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Why We Age

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Growing old is a fact of life, and it’s inevitable.

Our bones become brittle, skin starts to wrinkle, muscles get weaker, and energy plummets. These are the typical signs of aging. But, why do we age? The average life expectancy in the US is only 77 years. Can we do better? If so, how much longer can we live?

Cell Division

Naturally, cells divide only a certain amount of times in the body. The cell division process begins at the time of conception and is necessary for the development and growth of a life. As we grow, cells divide and multiply; however, as we continue to get older cell division slows down.
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Telomeres

At the University of Utah, Dr. Richard Cawthon and his colleagues discovered that shorter telomeres are correlated with shorter lives. Telomeres are stretches of DNA which protects our genetic information from being destroyed. It is; however, that when cells divide, these telomeres get shorter. Ultimately,when they get too short, cells can no longer divide. This shortening has been directly linked with not just ageing and cancer, but a higher risk of death, as well.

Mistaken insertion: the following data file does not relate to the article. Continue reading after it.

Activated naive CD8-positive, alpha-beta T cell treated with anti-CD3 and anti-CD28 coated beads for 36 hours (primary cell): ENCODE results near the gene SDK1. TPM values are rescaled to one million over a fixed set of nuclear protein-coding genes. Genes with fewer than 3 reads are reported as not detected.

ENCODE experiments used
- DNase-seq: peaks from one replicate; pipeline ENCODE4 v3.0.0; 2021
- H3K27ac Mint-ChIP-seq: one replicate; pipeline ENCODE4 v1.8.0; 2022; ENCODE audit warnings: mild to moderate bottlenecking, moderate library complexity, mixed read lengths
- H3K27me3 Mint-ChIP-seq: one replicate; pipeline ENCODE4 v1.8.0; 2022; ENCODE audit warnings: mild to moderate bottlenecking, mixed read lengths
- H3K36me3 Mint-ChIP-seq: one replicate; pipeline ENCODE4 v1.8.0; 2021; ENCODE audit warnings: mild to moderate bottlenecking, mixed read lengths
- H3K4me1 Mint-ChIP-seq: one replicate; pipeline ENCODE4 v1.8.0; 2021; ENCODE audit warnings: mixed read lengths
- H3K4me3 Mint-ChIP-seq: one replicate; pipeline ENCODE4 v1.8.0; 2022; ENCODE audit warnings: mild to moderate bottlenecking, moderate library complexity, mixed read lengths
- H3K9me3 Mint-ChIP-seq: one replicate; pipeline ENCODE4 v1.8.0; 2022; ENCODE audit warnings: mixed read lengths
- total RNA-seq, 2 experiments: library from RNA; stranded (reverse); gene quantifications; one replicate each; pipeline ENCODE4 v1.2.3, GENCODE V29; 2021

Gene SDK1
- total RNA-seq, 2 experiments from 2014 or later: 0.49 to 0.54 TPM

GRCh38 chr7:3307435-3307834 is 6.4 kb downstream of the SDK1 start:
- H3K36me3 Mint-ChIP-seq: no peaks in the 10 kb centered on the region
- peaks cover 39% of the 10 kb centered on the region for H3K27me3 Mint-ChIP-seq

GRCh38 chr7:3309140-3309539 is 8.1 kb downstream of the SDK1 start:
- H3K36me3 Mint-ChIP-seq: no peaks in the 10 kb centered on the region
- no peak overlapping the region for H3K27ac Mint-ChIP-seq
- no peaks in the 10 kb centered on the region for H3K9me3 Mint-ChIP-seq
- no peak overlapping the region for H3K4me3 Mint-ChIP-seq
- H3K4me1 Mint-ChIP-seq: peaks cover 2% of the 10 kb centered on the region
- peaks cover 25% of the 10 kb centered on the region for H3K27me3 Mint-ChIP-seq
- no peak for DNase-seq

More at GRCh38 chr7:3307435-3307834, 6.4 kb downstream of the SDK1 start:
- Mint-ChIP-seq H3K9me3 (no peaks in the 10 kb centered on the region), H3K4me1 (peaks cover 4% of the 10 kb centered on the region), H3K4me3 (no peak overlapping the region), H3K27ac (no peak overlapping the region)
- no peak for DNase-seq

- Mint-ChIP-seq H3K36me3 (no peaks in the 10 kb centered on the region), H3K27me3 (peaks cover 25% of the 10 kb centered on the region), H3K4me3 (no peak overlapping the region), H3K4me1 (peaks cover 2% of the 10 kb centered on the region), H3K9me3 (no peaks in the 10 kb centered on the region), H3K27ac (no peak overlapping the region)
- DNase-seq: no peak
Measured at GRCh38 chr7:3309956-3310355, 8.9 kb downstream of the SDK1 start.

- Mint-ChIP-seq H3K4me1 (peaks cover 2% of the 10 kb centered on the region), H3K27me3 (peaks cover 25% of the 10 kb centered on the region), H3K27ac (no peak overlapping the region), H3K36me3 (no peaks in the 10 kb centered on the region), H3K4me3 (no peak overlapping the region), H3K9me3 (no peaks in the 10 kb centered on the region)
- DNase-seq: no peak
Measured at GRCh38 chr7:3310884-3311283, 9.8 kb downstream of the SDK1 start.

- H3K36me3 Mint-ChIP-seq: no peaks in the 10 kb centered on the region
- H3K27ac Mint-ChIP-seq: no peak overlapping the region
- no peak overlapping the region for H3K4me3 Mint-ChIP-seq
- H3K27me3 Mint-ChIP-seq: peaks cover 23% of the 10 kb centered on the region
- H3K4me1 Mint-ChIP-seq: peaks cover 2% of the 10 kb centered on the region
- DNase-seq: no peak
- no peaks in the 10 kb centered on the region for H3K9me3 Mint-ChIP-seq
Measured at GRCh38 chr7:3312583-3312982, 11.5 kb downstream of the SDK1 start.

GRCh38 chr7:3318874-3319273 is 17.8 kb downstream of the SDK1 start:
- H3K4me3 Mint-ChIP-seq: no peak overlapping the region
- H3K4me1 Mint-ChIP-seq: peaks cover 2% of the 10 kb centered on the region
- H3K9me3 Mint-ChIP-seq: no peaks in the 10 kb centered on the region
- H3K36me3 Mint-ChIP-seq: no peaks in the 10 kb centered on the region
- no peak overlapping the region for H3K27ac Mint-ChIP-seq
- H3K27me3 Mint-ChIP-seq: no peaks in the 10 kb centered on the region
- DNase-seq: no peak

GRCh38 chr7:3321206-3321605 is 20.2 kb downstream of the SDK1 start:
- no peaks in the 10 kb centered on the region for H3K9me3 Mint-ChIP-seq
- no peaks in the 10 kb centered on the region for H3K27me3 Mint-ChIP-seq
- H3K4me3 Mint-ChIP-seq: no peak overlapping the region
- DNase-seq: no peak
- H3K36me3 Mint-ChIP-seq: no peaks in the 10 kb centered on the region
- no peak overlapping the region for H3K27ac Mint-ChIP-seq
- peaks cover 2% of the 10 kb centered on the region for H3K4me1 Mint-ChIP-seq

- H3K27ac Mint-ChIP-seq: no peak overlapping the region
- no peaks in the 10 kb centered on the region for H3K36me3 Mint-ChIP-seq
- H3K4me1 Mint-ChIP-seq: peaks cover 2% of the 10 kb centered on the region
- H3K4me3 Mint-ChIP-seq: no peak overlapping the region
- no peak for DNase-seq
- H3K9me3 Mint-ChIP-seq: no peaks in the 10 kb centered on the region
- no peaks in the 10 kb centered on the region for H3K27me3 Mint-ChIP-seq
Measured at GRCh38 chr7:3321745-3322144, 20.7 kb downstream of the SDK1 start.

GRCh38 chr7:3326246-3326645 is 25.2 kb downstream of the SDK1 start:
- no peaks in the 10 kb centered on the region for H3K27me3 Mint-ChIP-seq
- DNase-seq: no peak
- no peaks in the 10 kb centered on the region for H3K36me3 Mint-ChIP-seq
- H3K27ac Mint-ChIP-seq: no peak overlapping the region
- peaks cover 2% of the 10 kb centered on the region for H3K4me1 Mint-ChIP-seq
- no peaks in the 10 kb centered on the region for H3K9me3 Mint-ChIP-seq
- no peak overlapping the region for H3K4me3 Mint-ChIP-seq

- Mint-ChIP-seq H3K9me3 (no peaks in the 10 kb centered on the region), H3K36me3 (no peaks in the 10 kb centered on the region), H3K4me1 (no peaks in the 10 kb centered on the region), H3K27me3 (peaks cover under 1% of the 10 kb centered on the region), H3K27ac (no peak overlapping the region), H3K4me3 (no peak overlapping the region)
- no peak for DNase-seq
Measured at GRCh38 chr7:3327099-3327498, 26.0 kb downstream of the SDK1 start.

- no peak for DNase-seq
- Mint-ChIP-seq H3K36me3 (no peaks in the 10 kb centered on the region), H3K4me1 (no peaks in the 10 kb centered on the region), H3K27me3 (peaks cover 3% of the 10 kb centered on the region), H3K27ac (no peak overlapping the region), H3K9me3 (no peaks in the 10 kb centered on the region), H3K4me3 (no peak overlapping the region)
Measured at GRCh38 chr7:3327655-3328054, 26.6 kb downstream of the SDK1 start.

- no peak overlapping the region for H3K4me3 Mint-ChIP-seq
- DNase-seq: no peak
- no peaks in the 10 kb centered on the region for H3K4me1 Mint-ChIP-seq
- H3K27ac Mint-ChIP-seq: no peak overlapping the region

Epigenetic Factors

Many People have a common, pre-conceived understanding that only genetics play a key role in how long we live (i.e. “My father died of a heart attack at the age of 50, and so will I”). While to some degree this is true, there are other positive epigenetic factors that play an even bigger role. Epigenetic factors are essentially the overall lifestyle changes made that can disrupt your own genetic make-up. Perhaps, this is how we can extend not just our lives, but the quality of life as well.
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